Answer by Jason M. Lemkin:
you absolutely should not start something unless it's 100.0000% clear to you this is absolutely the best thing in the world to do, for you.
TechCrunch, YCombinator, The Social Network, and all that have over-glamorized entrepreneurship:
- First, your start-up will almost certainly fail, and while that's OK, you won't really get any credit for it. No one cares about your failed start-up that got no traction and that no one ever heard of. They won't judge you. But they won't care.
- Second, the risk-adjusted economics s**k. If you are smart and driven, then risk-adjusted, you'll make more money joining, staying, and getting promoted at a top web company. While the comp delta between a start-up and BigCo doesn't seem huge at non-leadership levels, it really grows if you get promoted, and get into management.
- Third, even if you want to do a start-up, you're far better off joining an existing rockstar/super-strong team. Great start-ups need great teams, which are rare. Better to join one than try to start one from scratch, which is close to impossible.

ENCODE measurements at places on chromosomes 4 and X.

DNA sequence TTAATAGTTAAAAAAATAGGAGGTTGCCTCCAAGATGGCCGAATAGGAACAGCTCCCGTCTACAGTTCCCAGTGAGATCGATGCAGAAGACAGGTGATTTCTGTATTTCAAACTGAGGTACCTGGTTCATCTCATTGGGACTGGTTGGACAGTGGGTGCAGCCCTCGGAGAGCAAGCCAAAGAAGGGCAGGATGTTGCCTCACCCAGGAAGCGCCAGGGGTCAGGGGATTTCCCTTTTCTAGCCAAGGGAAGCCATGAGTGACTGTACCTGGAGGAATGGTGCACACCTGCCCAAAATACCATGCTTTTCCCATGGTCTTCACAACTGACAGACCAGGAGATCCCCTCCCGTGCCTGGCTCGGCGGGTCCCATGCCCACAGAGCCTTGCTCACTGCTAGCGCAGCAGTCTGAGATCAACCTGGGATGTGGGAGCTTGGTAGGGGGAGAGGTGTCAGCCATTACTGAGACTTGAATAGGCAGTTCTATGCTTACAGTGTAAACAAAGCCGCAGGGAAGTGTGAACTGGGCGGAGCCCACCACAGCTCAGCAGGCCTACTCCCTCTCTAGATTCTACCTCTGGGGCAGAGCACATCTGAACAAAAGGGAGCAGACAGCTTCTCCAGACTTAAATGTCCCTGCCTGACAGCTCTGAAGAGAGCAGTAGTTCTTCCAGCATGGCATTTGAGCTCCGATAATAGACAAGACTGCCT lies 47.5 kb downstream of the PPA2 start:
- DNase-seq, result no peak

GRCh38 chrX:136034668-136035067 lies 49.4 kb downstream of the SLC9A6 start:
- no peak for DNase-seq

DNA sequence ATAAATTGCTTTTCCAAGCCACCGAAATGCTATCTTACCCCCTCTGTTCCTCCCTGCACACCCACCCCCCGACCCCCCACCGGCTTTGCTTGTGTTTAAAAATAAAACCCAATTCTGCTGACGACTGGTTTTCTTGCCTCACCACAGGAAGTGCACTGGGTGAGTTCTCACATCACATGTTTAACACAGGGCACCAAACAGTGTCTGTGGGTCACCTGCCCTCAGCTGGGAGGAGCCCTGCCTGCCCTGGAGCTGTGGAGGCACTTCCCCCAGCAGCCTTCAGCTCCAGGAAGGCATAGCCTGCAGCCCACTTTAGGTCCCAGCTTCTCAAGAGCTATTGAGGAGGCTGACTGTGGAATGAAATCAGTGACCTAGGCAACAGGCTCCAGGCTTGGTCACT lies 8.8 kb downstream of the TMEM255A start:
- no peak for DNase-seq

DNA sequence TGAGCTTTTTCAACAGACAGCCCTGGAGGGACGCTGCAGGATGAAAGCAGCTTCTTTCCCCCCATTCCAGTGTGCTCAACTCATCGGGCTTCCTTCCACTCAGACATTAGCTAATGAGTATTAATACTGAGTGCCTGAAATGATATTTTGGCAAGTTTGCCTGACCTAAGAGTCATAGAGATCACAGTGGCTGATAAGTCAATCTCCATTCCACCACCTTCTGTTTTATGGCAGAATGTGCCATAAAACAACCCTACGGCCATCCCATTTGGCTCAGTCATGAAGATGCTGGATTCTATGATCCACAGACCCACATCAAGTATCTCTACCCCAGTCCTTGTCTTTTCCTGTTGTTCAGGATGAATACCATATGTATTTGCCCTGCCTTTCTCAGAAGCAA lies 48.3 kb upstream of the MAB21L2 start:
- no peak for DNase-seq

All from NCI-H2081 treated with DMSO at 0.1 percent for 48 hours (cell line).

- Fourth, it's far far harder than you can imagine. The highs are higher, for sure, but the lows are so low. Most people really aren't up for that, the lows, and can't handle them properly, if at all. E.g., are you OK signing a full recourse $750,000 promissory note to fund payroll, like I did at my first start-up, when all the funding fell through?
And yes, while you will have more "freedom" doing a start-up, it's so all-consuming hard work, you probably won't appreciate it, at least not enough, at least not while you are going through it. It's hard to appreciate the view when you're glued to the screen.
Having said that, if it's a calling, go for it. I did. But that's the only logical reason. Since it is illogical.
You have to both see something the rest of the world doesn't see, be so confident in it that you don't see all the risk, AND have nothing in the end "better"/higher ROI (all things considered) than doing a start-up. IMHO.